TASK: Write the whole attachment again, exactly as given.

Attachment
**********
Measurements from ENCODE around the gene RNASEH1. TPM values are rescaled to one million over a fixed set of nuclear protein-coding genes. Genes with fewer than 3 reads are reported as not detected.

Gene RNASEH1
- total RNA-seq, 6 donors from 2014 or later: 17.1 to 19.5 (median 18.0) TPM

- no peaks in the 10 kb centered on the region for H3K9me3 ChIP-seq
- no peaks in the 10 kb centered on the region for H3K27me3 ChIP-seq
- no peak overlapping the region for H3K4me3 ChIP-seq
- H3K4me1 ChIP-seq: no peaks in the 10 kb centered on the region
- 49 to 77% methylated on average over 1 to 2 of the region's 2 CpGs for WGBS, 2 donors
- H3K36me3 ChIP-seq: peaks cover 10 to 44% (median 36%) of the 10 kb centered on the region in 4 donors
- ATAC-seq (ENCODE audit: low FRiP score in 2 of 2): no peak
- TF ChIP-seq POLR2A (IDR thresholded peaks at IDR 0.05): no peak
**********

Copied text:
Measurements from ENCODE around the gene RNASEH1. TPM values are rescaled to one million over a fixed set of nuclear protein-coding genes. Genes with fewer than 3 reads are reported as not detected.

Gene RNASEH1
- total RNA-seq, 6 donors from 2014 or later: 17.1 to 19.5 (median 18.0) TPM

- no peaks in the 10 kb centered on the region for H3K9me3 ChIP-seq
- no peaks in the 10 kb centered on the region for H3K27me3 ChIP-seq
- no peak overlapping the region for H3K4me3 ChIP-seq
- H3K4me1 ChIP-seq: no peaks in the 10 kb centered on the region
- 49 to 77% methylated on average over 1 to 2 of the region's 2 CpGs for WGBS, 2 donors
- H3K36me3 ChIP-seq: peaks cover 10 to 44% (median 36%) of the 10 kb centered on the region in 4 donors
- ATAC-seq (ENCODE audit: low FRiP score in 2 of 2): no peak
- TF ChIP-seq POLR2A (IDR thresholded peaks at IDR 0.05): no peak